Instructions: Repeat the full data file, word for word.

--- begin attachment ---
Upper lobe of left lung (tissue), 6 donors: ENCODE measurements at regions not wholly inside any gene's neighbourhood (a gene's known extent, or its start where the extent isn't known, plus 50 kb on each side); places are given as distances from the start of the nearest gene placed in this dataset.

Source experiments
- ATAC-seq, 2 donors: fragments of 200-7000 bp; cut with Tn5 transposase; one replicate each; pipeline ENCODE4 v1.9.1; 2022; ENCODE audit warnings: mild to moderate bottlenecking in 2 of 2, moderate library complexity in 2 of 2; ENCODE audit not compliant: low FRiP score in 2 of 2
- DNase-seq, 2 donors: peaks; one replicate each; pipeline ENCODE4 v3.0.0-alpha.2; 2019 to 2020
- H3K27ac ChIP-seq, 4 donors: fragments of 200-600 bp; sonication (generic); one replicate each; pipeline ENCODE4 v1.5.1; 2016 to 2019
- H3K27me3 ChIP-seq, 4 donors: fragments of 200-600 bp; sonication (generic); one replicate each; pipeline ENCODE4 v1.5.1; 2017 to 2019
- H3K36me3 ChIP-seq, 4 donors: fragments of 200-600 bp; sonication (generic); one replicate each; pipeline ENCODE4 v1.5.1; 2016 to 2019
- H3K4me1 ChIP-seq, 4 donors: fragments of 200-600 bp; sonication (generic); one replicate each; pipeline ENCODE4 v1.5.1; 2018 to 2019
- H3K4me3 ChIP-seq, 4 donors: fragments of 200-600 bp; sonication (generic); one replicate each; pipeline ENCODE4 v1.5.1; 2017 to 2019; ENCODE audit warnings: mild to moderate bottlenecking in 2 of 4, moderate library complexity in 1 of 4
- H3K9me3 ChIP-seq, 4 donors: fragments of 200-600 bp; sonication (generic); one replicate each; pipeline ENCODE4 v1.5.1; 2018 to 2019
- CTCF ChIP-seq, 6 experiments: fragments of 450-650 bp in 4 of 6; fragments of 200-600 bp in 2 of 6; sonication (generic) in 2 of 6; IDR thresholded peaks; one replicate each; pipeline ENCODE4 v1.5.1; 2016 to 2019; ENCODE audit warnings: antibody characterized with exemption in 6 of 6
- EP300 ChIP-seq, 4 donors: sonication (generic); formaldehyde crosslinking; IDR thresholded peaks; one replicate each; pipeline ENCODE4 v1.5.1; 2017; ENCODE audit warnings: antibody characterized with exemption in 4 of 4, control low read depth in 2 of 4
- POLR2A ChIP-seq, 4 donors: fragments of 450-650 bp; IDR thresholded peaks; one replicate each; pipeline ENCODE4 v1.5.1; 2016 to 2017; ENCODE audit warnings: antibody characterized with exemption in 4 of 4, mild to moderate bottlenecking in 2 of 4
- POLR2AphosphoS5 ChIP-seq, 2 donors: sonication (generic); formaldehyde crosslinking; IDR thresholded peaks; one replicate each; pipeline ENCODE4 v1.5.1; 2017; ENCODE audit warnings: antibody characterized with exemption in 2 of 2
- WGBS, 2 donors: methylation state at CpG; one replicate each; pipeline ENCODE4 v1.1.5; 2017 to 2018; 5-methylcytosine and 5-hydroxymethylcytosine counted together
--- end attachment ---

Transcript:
Upper lobe of left lung (tissue), 6 donors: ENCODE measurements at regions not wholly inside any gene's neighbourhood (a gene's known extent, or its start where the extent isn't known, plus 50 kb on each side); places are given as distances from the start of the nearest gene placed in this dataset.

Source experiments
- ATAC-seq, 2 donors: fragments of 200-7000 bp; cut with Tn5 transposase; one replicate each; pipeline ENCODE4 v1.9.1; 2022; ENCODE audit warnings: mild to moderate bottlenecking in 2 of 2, moderate library complexity in 2 of 2; ENCODE audit not compliant: low FRiP score in 2 of 2
- DNase-seq, 2 donors: peaks; one replicate each; pipeline ENCODE4 v3.0.0-alpha.2; 2019 to 2020
- H3K27ac ChIP-seq, 4 donors: fragments of 200-600 bp; sonication (generic); one replicate each; pipeline ENCODE4 v1.5.1; 2016 to 2019
- H3K27me3 ChIP-seq, 4 donors: fragments of 200-600 bp; sonication (generic); one replicate each; pipeline ENCODE4 v1.5.1; 2017 to 2019
- H3K36me3 ChIP-seq, 4 donors: fragments of 200-600 bp; sonication (generic); one replicate each; pipeline ENCODE4 v1.5.1; 2016 to 2019
- H3K4me1 ChIP-seq, 4 donors: fragments of 200-600 bp; sonication (generic); one replicate each; pipeline ENCODE4 v1.5.1; 2018 to 2019
- H3K4me3 ChIP-seq, 4 donors: fragments of 200-600 bp; sonication (generic); one replicate each; pipeline ENCODE4 v1.5.1; 2017 to 2019; ENCODE audit warnings: mild to moderate bottlenecking in 2 of 4, moderate library complexity in 1 of 4
- H3K9me3 ChIP-seq, 4 donors: fragments of 200-600 bp; sonication (generic); one replicate each; pipeline ENCODE4 v1.5.1; 2018 to 2019
- CTCF ChIP-seq, 6 experiments: fragments of 450-650 bp in 4 of 6; fragments of 200-600 bp in 2 of 6; sonication (generic) in 2 of 6; IDR thresholded peaks; one replicate each; pipeline ENCODE4 v1.5.1; 2016 to 2019; ENCODE audit warnings: antibody characterized with exemption in 6 of 6
- EP300 ChIP-seq, 4 donors: sonication (generic); formaldehyde crosslinking; IDR thresholded peaks; one replicate each; pipeline ENCODE4 v1.5.1; 2017; ENCODE audit warnings: antibody characterized with exemption in 4 of 4, control low read depth in 2 of 4
- POLR2A ChIP-seq, 4 donors: fragments of 450-650 bp; IDR thresholded peaks; one replicate each; pipeline ENCODE4 v1.5.1; 2016 to 2017; ENCODE audit warnings: antibody characterized with exemption in 4 of 4, mild to moderate bottlenecking in 2 of 4
- POLR2AphosphoS5 ChIP-seq, 2 donors: sonication (generic); formaldehyde crosslinking; IDR thresholded peaks; one replicate each; pipeline ENCODE4 v1.5.1; 2017; ENCODE audit warnings: antibody characterized with exemption in 2 of 2
- WGBS, 2 donors: methylation state at CpG; one replicate each; pipeline ENCODE4 v1.1.5; 2017 to 2018; 5-methylcytosine and 5-hydroxymethylcytosine counted together